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What to Do If Someone Is Having a Heart Attack


Sunday, July 26th, 2015

Each year, tens of thousands of Americans survive a heart attack, go back to their daily routine, and enjoy normal lives. It is important to recognize the symptoms of a heart attack and to act quickly to make sure the person has a better chance of recovering.

It is also important to know that symptoms of a heart attack can differ between men and women, and that not all heart attacks are the same. By learning some basic facts, you can stay safe and help others.

Signs and Symptoms of Heart Attack

Common heart attack symptoms can include:

  • Chest pain or discomfort
  • Pain or discomfort in your jaw, neck, stomach, or one or both arms
  • Shortness of breath
  • Cold sweat
  • Nausea
  • Lightheadedness

Heart Attack Symptoms in Women

Women can have different symptoms besides the ones listed above, including:

  • Dizziness
  • Sweating
  • Pressure or pain in the chest or back

Even if someone has had a heart attack before, their symptoms might be different if they have another. Not all heart attacks are the same, and it’s always best to be safe and call 9-1-1.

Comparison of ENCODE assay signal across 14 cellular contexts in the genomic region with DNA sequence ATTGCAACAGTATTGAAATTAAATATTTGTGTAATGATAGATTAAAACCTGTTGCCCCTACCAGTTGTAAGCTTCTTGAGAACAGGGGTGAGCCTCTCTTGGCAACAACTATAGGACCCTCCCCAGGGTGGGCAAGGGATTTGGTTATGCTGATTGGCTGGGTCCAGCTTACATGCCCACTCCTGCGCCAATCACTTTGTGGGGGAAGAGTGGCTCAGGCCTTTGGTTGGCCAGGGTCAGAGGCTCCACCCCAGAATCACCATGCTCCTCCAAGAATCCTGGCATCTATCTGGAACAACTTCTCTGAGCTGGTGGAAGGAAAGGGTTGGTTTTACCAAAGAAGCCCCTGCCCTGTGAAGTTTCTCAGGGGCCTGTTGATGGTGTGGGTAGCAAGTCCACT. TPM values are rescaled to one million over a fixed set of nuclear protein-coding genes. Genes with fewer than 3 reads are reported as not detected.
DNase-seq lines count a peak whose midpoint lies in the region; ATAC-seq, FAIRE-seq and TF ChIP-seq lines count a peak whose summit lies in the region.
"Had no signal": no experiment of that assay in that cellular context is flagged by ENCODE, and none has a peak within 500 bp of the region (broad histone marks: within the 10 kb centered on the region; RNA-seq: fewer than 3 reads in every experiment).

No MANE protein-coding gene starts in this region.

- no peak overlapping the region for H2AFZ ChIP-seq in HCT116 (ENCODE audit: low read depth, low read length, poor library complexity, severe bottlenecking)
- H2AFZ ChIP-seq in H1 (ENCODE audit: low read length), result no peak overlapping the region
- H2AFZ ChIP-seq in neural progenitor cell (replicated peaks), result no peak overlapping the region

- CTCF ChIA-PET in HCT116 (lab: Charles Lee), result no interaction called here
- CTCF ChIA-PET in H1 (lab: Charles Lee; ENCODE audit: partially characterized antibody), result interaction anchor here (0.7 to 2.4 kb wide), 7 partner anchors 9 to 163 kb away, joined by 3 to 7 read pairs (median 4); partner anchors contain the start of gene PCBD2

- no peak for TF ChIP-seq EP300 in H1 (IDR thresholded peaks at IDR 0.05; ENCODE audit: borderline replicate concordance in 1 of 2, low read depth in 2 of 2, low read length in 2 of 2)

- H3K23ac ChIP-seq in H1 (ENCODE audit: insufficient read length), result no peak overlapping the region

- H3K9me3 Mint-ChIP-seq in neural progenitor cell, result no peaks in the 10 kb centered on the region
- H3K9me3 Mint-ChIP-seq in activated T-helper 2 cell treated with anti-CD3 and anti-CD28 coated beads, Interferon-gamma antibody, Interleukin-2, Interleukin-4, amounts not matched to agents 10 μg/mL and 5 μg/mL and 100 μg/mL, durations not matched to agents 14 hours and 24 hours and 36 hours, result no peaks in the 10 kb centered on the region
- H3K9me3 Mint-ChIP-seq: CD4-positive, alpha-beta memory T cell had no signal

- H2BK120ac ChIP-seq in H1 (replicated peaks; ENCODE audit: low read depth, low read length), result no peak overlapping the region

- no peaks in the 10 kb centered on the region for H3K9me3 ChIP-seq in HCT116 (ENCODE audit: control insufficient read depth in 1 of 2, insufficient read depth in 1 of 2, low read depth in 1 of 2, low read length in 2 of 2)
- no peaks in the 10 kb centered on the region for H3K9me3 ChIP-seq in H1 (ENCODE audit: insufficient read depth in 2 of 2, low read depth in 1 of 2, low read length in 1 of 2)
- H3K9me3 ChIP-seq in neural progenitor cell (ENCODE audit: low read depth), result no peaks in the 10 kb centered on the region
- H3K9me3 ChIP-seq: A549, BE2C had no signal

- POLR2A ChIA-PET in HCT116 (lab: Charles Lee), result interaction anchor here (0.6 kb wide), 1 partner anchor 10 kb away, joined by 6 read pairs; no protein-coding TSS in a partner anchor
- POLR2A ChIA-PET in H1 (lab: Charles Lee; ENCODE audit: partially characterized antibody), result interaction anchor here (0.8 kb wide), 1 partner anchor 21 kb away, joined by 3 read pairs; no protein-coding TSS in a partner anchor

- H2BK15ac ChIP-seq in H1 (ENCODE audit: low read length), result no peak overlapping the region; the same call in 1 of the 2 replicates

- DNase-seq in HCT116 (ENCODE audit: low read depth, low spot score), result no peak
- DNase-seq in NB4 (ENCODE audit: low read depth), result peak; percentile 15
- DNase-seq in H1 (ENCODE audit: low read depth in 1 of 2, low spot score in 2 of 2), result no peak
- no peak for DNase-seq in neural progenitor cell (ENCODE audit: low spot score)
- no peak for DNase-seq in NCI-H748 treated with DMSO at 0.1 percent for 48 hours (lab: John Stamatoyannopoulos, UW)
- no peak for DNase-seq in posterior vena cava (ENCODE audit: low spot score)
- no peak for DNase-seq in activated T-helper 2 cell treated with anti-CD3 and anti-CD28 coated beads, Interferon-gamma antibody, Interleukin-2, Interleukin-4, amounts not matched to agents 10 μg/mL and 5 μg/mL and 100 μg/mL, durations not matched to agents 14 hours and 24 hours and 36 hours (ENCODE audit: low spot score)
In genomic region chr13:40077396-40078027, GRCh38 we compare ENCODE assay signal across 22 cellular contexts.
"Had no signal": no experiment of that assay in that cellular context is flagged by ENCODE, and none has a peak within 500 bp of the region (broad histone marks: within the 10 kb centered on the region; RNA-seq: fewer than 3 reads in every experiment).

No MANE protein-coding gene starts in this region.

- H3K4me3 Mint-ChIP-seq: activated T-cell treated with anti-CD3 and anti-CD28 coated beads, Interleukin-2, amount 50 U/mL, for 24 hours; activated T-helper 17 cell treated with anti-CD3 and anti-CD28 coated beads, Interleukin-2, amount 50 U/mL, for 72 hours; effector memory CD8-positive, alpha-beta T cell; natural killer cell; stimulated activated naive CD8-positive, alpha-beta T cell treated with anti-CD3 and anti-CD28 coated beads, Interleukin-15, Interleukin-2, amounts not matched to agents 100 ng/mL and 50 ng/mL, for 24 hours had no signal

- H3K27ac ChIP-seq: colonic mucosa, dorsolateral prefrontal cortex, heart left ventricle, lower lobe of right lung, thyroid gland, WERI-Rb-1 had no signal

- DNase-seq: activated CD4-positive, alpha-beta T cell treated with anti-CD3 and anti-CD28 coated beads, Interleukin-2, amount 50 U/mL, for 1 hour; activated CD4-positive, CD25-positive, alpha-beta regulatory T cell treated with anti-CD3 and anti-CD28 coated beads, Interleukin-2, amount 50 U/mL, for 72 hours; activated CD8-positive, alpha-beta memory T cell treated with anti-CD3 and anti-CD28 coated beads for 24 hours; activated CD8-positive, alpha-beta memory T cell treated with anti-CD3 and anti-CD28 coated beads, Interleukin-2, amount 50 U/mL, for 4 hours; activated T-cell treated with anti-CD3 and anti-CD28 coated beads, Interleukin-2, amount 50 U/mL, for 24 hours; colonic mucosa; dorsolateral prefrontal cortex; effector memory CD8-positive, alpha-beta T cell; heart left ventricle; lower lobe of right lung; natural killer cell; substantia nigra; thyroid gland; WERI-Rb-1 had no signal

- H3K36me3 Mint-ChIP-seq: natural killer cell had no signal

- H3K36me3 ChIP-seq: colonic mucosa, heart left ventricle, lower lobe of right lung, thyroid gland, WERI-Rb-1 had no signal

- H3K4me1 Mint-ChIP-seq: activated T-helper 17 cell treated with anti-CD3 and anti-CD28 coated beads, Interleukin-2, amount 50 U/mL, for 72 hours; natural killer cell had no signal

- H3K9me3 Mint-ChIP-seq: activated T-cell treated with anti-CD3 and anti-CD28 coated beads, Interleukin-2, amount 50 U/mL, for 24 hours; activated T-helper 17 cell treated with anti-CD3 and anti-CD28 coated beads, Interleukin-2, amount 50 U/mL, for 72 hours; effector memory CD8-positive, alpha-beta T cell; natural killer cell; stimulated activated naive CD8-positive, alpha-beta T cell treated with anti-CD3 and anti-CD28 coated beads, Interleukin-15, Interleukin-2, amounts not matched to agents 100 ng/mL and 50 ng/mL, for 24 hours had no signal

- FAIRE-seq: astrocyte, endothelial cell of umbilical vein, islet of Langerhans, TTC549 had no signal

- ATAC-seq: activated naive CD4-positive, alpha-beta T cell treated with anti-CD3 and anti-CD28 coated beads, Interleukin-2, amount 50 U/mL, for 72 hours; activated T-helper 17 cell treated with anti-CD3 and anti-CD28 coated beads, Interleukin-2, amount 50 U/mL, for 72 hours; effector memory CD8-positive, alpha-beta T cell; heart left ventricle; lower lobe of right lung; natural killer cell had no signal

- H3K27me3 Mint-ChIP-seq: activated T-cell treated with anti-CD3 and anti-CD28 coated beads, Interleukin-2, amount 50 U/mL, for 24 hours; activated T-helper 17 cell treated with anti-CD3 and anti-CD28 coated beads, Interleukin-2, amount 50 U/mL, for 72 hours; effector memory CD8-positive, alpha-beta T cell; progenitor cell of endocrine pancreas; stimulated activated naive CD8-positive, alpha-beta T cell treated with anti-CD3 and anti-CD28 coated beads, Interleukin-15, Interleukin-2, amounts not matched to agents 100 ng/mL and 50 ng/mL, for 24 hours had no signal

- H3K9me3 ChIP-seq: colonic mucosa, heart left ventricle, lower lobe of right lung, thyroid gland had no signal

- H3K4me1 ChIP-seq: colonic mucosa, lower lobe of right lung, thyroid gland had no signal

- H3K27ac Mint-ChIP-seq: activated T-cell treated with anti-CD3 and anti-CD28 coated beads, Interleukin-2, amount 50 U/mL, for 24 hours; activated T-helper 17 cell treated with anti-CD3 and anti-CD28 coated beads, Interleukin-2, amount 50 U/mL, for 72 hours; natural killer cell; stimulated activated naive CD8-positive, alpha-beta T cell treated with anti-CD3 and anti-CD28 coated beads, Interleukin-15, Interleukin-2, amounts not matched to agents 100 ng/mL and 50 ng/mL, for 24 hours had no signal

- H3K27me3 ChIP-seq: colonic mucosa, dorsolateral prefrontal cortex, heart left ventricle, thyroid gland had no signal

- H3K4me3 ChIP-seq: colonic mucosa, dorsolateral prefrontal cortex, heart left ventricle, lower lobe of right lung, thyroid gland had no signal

What to Do During a Heart Attack

If you think someone is having a heart attack, do not wait until more symptoms appear. A heart attack is a medical emergency, and can be deadly. The sooner a person gets treatment, the better chance they have at survival and recovery.

  • Call 9-1-1 right away. Don’t ignore or try to tough out the symptoms of a heart attack. Paramedics are trained to treat people on the way to the hospital and offer the fastest way to get there.
  • Chew and swallow aspirin. If able, have the person chew and swallow aspirin while waiting for the paramedics, unless they are allergic or have another medical condition that makes taking aspirin dangerous. Most doctors recommend one 325 mg aspirin tablet for maximum effect. Aspirin can help lower the heart’s workload and make blood flow better. If you are prescribed nitroglycerin, take one and chew and swallow it.
  • Have the person sit down, rest, and keep calm. Less strain on the heart will allow them to recover faster.
  • Begin CPR. If the person is unconscious or unresponsive, you may be told by the 9-1-1 dispatcher to begin CPR. If you do not know how to give CPR, the dispatcher should be able to give you the correct steps to follow until help arrives.
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Heart and Vascular Institute

As a recognized leader in cardiovascular care — with a rich history in clinical research and innovation — the UPMC Heart and Vascular Institute offers a full spectrum of personalized cardiovascular services. As one of the first heart transplant centers in the United States, UPMC has made significant contributions to the advancement of cardiovascular medicine. Read More